Except for the three red wheels bearing vowels, each wheel has seven letters plus a blank space. The three red wheels have the vowels A, E, I, O, U, Y as well as the schwa'l a). The schwa is the inverted small e used for designating unaccented vowels.

In order to allow manipulation of the wheels so that the alphabetical characters may be changed with respect to their position in front of a window 18, projecting elements 46 extend radially outward from one end of the cylindrical surface 34. When the wheels are properly mounted on rod 30, these projecting elements pass through the elongated slots 20 which have been formed in the housing so that the housing does not interfere with rotation of the wheels.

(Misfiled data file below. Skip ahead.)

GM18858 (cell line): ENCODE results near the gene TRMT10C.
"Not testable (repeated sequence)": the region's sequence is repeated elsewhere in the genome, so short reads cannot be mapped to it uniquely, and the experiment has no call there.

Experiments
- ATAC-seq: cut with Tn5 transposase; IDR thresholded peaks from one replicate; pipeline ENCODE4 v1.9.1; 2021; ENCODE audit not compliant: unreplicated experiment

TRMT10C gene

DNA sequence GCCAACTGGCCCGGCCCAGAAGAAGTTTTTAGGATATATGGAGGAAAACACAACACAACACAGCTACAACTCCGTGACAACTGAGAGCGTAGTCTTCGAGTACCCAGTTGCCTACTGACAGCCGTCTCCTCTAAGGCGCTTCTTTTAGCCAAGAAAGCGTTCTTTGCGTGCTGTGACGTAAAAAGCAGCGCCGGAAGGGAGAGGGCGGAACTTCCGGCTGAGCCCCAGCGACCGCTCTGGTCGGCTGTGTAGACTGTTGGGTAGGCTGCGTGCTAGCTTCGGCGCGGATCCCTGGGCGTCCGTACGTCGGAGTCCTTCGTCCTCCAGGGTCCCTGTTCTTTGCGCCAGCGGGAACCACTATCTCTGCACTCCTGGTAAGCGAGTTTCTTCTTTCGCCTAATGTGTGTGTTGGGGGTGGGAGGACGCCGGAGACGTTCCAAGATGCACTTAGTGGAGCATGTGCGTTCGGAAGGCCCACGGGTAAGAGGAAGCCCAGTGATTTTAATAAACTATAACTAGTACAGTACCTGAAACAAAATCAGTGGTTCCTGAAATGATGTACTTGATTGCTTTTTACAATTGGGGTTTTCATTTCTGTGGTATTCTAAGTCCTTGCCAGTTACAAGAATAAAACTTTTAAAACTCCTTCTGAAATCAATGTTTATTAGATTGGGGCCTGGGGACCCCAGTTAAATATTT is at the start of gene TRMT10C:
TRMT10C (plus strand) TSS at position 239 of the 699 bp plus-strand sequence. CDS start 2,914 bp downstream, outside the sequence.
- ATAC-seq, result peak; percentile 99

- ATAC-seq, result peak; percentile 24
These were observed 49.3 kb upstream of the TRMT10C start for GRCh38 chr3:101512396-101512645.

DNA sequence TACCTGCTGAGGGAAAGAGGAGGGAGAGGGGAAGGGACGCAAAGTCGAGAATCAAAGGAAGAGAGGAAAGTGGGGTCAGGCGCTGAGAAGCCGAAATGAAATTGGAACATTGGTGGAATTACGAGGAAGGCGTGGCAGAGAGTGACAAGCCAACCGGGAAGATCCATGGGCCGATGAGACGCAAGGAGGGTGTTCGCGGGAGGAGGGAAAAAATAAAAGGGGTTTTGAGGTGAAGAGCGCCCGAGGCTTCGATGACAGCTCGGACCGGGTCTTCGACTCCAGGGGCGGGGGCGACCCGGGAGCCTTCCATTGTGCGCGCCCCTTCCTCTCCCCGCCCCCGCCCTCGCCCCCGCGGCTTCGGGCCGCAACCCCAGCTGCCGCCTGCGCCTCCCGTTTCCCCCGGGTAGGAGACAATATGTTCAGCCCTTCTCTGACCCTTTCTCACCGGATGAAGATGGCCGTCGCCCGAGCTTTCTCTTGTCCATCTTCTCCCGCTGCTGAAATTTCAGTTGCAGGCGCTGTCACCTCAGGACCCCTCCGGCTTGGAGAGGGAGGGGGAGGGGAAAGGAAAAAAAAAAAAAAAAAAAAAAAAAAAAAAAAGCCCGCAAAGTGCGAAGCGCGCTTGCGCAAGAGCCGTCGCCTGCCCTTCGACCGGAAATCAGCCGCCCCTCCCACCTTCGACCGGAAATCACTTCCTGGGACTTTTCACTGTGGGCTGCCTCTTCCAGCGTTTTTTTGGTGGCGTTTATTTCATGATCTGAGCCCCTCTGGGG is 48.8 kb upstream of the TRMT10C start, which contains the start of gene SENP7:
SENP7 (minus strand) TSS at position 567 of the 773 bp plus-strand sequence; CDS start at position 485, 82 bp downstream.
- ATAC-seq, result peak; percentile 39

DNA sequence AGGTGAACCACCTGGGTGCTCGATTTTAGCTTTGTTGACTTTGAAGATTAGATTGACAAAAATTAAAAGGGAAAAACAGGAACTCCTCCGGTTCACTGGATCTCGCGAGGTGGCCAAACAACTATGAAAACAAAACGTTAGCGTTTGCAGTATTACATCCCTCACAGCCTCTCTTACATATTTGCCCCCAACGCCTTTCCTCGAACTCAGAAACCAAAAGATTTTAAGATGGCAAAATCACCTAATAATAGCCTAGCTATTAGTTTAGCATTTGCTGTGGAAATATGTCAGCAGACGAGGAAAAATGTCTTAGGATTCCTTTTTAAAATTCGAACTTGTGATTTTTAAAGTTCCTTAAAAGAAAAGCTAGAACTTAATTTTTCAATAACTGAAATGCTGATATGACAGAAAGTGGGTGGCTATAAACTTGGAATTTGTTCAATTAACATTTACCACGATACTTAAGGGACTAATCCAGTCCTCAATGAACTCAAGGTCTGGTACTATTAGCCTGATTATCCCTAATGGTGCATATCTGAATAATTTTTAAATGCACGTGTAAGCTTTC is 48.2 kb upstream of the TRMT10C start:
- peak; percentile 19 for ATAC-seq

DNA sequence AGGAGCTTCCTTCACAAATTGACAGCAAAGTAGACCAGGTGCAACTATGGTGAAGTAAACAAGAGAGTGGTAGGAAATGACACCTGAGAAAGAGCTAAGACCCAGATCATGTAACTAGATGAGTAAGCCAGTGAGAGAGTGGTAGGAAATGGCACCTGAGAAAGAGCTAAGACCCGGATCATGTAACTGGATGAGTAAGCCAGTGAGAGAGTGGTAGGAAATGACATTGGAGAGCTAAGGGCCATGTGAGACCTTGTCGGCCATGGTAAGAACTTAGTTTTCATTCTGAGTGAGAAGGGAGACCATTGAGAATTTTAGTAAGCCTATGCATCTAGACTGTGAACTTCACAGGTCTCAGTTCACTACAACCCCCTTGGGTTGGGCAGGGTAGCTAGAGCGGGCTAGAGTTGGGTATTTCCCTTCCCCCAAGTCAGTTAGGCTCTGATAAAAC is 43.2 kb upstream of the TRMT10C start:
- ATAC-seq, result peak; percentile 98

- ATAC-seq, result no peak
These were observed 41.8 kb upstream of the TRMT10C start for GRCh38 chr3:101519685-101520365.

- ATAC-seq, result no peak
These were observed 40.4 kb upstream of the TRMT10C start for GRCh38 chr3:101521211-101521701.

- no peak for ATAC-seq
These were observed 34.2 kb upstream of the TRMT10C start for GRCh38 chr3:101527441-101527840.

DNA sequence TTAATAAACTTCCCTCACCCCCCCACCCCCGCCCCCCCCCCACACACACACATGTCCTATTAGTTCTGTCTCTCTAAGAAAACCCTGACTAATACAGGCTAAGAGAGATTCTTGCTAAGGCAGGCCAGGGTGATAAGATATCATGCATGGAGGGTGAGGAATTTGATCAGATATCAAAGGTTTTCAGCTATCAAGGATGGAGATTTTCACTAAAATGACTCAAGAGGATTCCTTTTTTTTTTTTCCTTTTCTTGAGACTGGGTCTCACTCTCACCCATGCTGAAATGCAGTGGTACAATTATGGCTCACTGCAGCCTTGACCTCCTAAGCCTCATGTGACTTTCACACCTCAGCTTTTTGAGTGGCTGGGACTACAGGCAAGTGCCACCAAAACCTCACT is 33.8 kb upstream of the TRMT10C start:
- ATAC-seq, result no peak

In order to retain the wheels in preselected positions, a pair of adjacently spaced flexible strips 48 are anchored within the base 14 of the housing and extend upward to engage the bottom projections 46 as seen in FIG. 3. Thus, in effect, the engagement between the bottom projections 46 and the strips 48 are seen to effect detent action. Of course, when some force is applied to rotate the wheel, the detent action is defeated thereby allowing rotation of the wheels.

In operation of the device, the wheels are arranged on rod 30 in a manner permitting the formation of sound blends which are viewable through the windows 18 in the housing 10. The general approach for teaching word construction to the learner is as follows: